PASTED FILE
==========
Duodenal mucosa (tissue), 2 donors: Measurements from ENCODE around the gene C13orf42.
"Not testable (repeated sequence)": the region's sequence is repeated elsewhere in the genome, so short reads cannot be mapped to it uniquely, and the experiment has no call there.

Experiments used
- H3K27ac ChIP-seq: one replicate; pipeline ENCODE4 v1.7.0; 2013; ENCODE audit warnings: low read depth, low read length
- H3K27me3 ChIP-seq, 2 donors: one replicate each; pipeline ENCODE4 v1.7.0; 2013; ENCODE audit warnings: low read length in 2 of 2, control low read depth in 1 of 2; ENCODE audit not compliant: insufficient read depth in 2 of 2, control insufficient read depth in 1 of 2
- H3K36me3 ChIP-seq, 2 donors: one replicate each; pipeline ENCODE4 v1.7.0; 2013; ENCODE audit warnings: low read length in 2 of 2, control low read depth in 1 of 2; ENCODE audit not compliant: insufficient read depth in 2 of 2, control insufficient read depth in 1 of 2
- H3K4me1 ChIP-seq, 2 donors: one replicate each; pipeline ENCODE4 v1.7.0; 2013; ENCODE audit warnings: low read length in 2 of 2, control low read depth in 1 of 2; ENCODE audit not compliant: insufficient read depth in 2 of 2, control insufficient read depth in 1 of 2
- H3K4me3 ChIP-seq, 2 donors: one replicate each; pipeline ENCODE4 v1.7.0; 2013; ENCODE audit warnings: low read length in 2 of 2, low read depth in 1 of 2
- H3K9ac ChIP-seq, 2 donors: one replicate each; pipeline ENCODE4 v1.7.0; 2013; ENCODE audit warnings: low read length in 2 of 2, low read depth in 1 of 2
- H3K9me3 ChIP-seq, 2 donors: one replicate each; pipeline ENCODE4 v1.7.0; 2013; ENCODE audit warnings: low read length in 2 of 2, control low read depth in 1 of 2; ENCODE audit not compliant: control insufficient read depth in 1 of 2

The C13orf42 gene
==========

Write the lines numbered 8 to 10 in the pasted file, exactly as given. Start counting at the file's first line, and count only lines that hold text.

- H3K4me3 ChIP-seq, 2 donors: one replicate each; pipeline ENCODE4 v1.7.0; 2013; ENCODE audit warnings: low read length in 2 of 2, low read depth in 1 of 2
- H3K9ac ChIP-seq, 2 donors: one replicate each; pipeline ENCODE4 v1.7.0; 2013; ENCODE audit warnings: low read length in 2 of 2, low read depth in 1 of 2
- H3K9me3 ChIP-seq, 2 donors: one replicate each; pipeline ENCODE4 v1.7.0; 2013; ENCODE audit warnings: low read length in 2 of 2, control low read depth in 1 of 2; ENCODE audit not compliant: control insufficient read depth in 1 of 2